Ole Miss Wide Receiver
Losing their top three wide receivers in D.K. Metcalf, A.J. Brown and DaMarkus Lodge opens the door for a lot of younger players to make plays for the Rebels in 2019.
Soon-to-be sophomore Elijah Moore had the most receptions in 2018 of any returning player, catching 36 passes for 398 yards and two touchdowns. At 5'9", he'll get plenty of time in the slot and leave opportunities for others on the outside.
Braylon Sanders will likely have a larger role in the offense as well after catching 16 passes for 271 yards and a score in his second season with the team.
There are a handful of incoming receivers who will be looking to get some playing time early in their college careers. Jonathan Mingo and Dannis Jackson are both 4-star recruits from the state of Mississippi, and JUCO transfer Dontario Drummond will be joining the program after playing at East Mississippi Community College, better known as the original Last Chance U.
The good news for all of these young men is that there will be no shortage of opportunities. Moore is already an established playmaker for the Rebels out of the slot, and Sanders should see some playing time on the outside as one of the more experienced players on the offense. Expect to see a rotation of Mingo, Jackson and Drummond early on until one of them can separate themselves from the competition.
USC Running Back
Expectations have been sky-high for Stephen Carr since committing to the Trojans as a 5-star recruit. Unfortunately, injuries have been an issue for the past couple of seasons. He missed the final three games of this past season due to an ankle injury.
Carr only has 146 carries over two seasons, but he has still run for 747 yards and five touchdowns. He's shown serious explosiveness when healthy, and if he can avoid any major injuries heading into 2019, he'll have a strong chance to be the starting back.
Vavae Malepeai was the more consistent of the returning running backs last year, averaging 5.4 yards per carry with 501 yards and eight touchdowns. That production should give him a strong argument to try to unseat Carr as the favorite to be the starter.
Let's not forget Markese Stepp, who only touched the ball eight times as a freshman. At 230 pounds, he'll have the opportunity to fill a different role for the Trojans compared to the smaller Carr and Malepeai.
Assuming Carr is 100 percent, the Trojans should roll with him early on as their primary back given his big-play potential. Malepeai should get a fair share of touches as well, while Stepp could embrace the role of the short-yardage and goal-line back.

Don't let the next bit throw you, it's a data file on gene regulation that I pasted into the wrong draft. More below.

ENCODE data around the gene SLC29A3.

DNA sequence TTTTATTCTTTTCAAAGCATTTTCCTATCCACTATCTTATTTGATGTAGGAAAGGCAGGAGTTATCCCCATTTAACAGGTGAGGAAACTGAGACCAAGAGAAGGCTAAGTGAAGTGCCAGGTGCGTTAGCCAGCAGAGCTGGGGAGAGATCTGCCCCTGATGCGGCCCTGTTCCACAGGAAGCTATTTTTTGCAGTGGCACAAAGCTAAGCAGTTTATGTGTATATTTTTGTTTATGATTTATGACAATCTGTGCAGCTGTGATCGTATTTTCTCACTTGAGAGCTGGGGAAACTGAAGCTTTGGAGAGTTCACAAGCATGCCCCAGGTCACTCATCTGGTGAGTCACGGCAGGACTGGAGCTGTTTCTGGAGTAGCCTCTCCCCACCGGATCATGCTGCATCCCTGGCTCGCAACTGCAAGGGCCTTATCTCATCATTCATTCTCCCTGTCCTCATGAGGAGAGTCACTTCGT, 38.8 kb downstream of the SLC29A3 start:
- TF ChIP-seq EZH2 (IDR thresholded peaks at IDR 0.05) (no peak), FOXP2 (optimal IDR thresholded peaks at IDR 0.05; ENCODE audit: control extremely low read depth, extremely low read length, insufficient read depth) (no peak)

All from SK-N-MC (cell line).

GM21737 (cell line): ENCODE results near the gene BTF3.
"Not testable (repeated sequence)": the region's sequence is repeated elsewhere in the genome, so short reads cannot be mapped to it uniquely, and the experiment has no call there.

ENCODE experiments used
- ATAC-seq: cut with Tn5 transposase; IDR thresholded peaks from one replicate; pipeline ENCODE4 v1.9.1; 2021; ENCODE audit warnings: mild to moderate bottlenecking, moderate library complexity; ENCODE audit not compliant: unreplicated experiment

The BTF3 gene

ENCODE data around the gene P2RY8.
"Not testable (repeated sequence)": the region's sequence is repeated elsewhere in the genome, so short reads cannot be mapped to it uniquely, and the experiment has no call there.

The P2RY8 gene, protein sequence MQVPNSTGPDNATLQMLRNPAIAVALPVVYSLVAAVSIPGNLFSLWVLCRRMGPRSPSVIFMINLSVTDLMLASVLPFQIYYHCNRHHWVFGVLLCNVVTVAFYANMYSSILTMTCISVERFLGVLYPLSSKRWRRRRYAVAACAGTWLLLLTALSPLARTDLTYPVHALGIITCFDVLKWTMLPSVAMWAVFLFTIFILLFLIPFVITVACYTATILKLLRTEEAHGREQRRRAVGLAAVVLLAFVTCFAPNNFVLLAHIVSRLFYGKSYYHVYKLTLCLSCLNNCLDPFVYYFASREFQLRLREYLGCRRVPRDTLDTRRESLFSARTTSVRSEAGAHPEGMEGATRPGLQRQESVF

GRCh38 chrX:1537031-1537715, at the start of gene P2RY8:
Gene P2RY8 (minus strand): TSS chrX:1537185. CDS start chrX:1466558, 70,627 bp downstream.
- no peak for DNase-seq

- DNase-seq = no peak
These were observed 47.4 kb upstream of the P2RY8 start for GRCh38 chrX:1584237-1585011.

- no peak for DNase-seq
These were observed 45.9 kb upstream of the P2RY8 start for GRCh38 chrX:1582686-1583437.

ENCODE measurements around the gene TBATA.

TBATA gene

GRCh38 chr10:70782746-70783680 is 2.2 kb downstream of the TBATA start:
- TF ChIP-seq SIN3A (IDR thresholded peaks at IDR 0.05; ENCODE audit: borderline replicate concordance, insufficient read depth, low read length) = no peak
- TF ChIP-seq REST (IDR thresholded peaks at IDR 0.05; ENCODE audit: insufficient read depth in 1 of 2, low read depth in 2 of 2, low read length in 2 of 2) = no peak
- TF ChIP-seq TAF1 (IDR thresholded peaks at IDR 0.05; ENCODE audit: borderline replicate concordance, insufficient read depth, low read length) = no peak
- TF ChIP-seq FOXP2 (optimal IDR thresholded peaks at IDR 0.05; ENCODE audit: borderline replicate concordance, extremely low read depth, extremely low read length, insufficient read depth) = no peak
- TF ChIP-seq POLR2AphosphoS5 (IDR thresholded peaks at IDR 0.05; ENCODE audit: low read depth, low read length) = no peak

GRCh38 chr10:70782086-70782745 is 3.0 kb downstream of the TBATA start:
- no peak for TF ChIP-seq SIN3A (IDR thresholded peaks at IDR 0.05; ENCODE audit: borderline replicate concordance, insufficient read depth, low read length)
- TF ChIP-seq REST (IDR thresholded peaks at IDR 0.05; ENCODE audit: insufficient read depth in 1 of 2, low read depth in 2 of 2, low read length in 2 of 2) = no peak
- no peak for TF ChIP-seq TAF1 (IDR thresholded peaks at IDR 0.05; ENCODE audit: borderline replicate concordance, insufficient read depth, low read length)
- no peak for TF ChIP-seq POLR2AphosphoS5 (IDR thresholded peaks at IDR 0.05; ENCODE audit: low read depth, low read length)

On Wednesday, former Alabama quarterback Jalen Hurst announced on The Players' Tribune that he will be transferring to Oklahoma. This is a huge get for head coach Lincoln Riley and the program.
Though Hurts lost the starting job to Tua Tagovailoa last season, he was a proven playmaker with the Crimson Tide, throwing for 5,625 yards, 48 touchdowns and only 12 interceptions over three seasons. He also ran for 1,976 yards and 23 touchdowns at Alabama.
Hurts transferred for Oklahoma for a reason, which is to play right away and compete for a national championship. It's no surprise that he's now the favorite to start under center.
Trying to follow in the footsteps of Baker Mayfield and Kyler Murray, incoming freshman quarterback Spencer Rattler is the No. 1 pro-style QB in the 2019 recruiting class. Rattler showed his ability as a gunslinger in the All-American Bowl in January, making some impressive throws on the move.
There's already a ton of hype surrounding him, and Sooners fans will be itching to see what he's made of. Rising sophomore Tanner Mordecai was also a promising recruit out of high school, while Tanner Schafer has spent a few seasons learning Riley's offense.
Don't expect Austin Kendall to stick around, even though the Sooners are reportedly blocking him from being immediately eligible to play at West Virginia, according to ESPN.com's Jake Trotter. It's safe to expect Kendall to transfer elsewhere.
Before Wednesday, Rattler would have been the likely choice to start at quarterback for the Sooners in 2019. He's still a dark-horse contender if he's able to dominate in spring practices and fall camp, but he's now facing an uphill battle.
We're going to see Hurts under center in Week 1. As long as he keeps producing, Sooners fans won't have an issue with the 5-star freshman sitting and waiting his turn for a season.
All recruiting information via 247Sports.